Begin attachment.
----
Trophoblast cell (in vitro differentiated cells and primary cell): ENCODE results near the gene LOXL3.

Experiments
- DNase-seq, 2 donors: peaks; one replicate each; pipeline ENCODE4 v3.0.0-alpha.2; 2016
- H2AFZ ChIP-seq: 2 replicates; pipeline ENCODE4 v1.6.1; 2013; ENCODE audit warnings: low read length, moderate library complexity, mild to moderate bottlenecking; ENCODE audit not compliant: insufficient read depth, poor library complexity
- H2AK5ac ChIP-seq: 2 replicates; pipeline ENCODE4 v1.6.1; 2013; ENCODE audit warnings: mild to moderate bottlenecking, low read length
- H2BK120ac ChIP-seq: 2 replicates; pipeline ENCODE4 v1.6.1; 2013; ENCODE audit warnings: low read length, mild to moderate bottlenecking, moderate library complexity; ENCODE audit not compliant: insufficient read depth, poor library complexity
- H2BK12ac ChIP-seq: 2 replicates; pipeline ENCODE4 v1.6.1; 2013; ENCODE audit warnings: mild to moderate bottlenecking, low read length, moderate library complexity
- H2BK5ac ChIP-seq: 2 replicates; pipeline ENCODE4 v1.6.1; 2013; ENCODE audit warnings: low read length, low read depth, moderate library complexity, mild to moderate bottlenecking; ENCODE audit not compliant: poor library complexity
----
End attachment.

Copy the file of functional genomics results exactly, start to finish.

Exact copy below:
Trophoblast cell (in vitro differentiated cells and primary cell): ENCODE results near the gene LOXL3.

Experiments
- DNase-seq, 2 donors: peaks; one replicate each; pipeline ENCODE4 v3.0.0-alpha.2; 2016
- H2AFZ ChIP-seq: 2 replicates; pipeline ENCODE4 v1.6.1; 2013; ENCODE audit warnings: low read length, moderate library complexity, mild to moderate bottlenecking; ENCODE audit not compliant: insufficient read depth, poor library complexity
- H2AK5ac ChIP-seq: 2 replicates; pipeline ENCODE4 v1.6.1; 2013; ENCODE audit warnings: mild to moderate bottlenecking, low read length
- H2BK120ac ChIP-seq: 2 replicates; pipeline ENCODE4 v1.6.1; 2013; ENCODE audit warnings: low read length, mild to moderate bottlenecking, moderate library complexity; ENCODE audit not compliant: insufficient read depth, poor library complexity
- H2BK12ac ChIP-seq: 2 replicates; pipeline ENCODE4 v1.6.1; 2013; ENCODE audit warnings: mild to moderate bottlenecking, low read length, moderate library complexity
- H2BK5ac ChIP-seq: 2 replicates; pipeline ENCODE4 v1.6.1; 2013; ENCODE audit warnings: low read length, low read depth, moderate library complexity, mild to moderate bottlenecking; ENCODE audit not compliant: poor library complexity